Ky-mani Marley

KY-MANI MARLEY “Just Allow Me to Be Me”

Interview and photos by Jan Salzman

January 17, 2008 – Los Angeles, CA – Ky-Mani Marley was born February 26, 1976, to Jamaican table tennis champion Anita Belnavis and Reggae legend Bob Marley, in Falmouth, Jamaica. Ky-mani is an East African term meaning adventurous traveler. Ky-mani was only five years old when his father died and shortly thereafter, he moved to Miami with his mother. He grew up in the Magic City’s inner city, hence the amalgamation of musical styles represented on Radio, his newest CD release with the Vox Music Group. Radio shot up the charts and held the #1 slot on Billboard’s Top Reggae Albums chart for two weeks running.

With a starring role in two movies, One Love (2002) and Shottas (2006), it is clear that Ky-mani loves not only music. He is a multi-faceted individual who is making his own mark on the media of today. His reality show, Living the Life of Marley, featured on BETJ-TV, is another avenue of his expression. He also garnered a Grammy nomination in 2002 for his Reggae album Many More Roads.

Ky-mani has been on tour with rock group Van Halen since September 2007, and has been headlining his own shows when not performing with the rock legends. We had a chance to catch up with Ky-mani after a show and record signing at Amoeba Records in Hollywood, CA on Nov. 26, 2007. Here is our wonderful conversation with the genuine and kind Ky-mani Marley:

JS: How has the tour been going with Van Halen?

Ky-Mani: So far, the tour has been great, you nah mean? I’m really having a good time. Just out here showing, improving. I feel very privileged and excited to be here.

JS: Do you write songs while you are on the road?

Ky-mani: Yeah, I’ve started to write a few. I haven’t finished them. I try to stay in that creative zone, always. I try to let my day to day inspire me. Of course, while I’m out here, you know, we go through a lot of things getting by, so I’ve been definitely writing.

JS: I love the CD Radio. I think it’s some of the sexiest music I’ve ever heard (Ky-mani chuckles). What brought about this change in your music, which was previously Reggae?

Ky-mani: Well…let me tell you. You know what it is for me? Is that, I hate, and hate is a strong word, but I really dislike being labeled as just a Reggae artist. Because that’s so limiting to my capabilities and the work that I do and put forward, for [one] to just say, ”You’re a Reggae artist” and that’s it. Because my last name is Marley, then I’m bound to sing only Reggae? My whole thing was, at first, a lot of pressure. My whole thing was, if I don’t give you myself then there’s no way you can appreciate me. If I come and try to replicate what my dad did then you’re just gonna take me as, “Okay, that’s just another Marley child singing Reggae…exactly what we expected him to do.” I just felt as though I had more to offer than that, you nah mean? I’m a musician by birth. Music wasn’t something that I wanted to do…period. It’s not like I was out there trying to live off of the name. Or, because I had the last name, therefore I had to do music. Music was something that was on the back burner for me. As the years went along I started to realize this is my destiny. That this is something that I was placed here to do…that I can’t get away from. So my whole thing now is to do it and to do it to the best of my ability. And the only way to do that is if I’m staying true to myself, first of all, and who I am, and expressing that in many different ways. You know, like I said, I do some Hip-Hop, we play the Reggae…that’s the root, and also play a little soft rock…what you would call alternative music. For me, it’s always challenging myself and always take it to the next level.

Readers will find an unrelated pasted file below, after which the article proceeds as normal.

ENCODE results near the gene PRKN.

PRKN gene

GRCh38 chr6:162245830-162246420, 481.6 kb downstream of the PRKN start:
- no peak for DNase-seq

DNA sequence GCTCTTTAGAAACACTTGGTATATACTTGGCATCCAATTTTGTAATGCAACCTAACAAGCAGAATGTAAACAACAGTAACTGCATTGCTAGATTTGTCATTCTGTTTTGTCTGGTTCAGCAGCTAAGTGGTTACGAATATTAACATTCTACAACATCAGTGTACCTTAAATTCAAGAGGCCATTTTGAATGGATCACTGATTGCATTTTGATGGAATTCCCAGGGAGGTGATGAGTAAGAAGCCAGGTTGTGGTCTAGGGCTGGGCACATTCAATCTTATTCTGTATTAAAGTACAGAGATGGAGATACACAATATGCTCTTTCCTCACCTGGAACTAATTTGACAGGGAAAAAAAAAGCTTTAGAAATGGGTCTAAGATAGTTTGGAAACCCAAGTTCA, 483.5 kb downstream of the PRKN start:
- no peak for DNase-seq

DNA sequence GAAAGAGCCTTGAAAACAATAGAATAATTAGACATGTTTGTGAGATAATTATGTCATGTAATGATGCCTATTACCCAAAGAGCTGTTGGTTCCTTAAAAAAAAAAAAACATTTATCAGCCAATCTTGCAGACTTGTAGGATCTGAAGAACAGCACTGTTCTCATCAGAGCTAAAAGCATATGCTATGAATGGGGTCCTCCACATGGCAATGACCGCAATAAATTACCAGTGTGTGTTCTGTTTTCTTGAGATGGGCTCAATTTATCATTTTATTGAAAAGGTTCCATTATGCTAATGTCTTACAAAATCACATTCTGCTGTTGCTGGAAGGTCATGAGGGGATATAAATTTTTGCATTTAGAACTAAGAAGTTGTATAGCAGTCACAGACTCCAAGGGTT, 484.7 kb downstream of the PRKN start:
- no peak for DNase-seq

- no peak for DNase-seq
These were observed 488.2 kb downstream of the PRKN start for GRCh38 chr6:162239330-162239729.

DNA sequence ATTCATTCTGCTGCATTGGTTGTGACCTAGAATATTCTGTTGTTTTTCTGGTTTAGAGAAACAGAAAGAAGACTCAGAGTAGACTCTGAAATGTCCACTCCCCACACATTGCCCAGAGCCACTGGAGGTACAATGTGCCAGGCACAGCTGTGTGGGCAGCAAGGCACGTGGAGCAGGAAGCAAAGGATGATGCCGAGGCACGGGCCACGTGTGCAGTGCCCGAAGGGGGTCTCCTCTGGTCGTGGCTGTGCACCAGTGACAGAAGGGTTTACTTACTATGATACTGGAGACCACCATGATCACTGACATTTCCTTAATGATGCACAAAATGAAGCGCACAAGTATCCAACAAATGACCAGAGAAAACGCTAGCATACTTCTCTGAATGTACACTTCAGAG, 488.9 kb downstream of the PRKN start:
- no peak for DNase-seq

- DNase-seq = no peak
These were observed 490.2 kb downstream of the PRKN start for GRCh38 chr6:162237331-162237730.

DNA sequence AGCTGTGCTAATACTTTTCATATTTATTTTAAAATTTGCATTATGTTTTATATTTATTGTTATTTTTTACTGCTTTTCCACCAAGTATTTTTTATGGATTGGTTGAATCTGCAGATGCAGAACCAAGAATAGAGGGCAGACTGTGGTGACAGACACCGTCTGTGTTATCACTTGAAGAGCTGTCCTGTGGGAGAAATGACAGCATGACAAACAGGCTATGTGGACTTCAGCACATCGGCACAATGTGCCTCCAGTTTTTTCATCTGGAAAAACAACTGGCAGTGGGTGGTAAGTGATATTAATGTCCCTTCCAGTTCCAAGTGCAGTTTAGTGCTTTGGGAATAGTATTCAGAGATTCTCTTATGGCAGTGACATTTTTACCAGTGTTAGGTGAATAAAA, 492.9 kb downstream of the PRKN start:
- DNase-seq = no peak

JS: That’s great! Do you have any special messages for your fans?

Ky-mani: My message is always the same, you know? My message always is to stay positive in your life. My father’s music and words teach me of One Love, so therefore that’s a great legacy for me to carry on. So, I’m always preaching about One Love, and at the same time my message is, you know, life is hard! I’m not here to knock anybody. And, by all means necessary, whatever it is you need to do to survive, then that’s what you need to do. Society doesn’t give us all the same privileges to go out and make the same dollar like everybody else does. And that’s where the song “Hustler” comes from. And when I say “hustler” it doesn’t necessarily mean a person that’s out in the street selling drugs. A lot of times, when I say the word hustler, people automatically take it that way. But a hustler is just somebody who is out there fighting for life. So, whether you’re a lawyer, doctor, or a janitor, you nah mean? If your intent, when you get up every day, you’ve got to go out there and fight to survive…then that’s what your doing…you’re hustling.

JS: I have to hustle all the time.

Ky-mani: There you go.

JS: I’m hustling now (we laugh).

Ky-mani: Exactly, exactly. So when I use the word “hustler” I’m not glorifying drug dealers or gangsters. You nah mean? I’m talking about the every day, day to day people, who literally have to go out there and hustle to survive.

JS: Cool. Do you have a favorite song from the CD?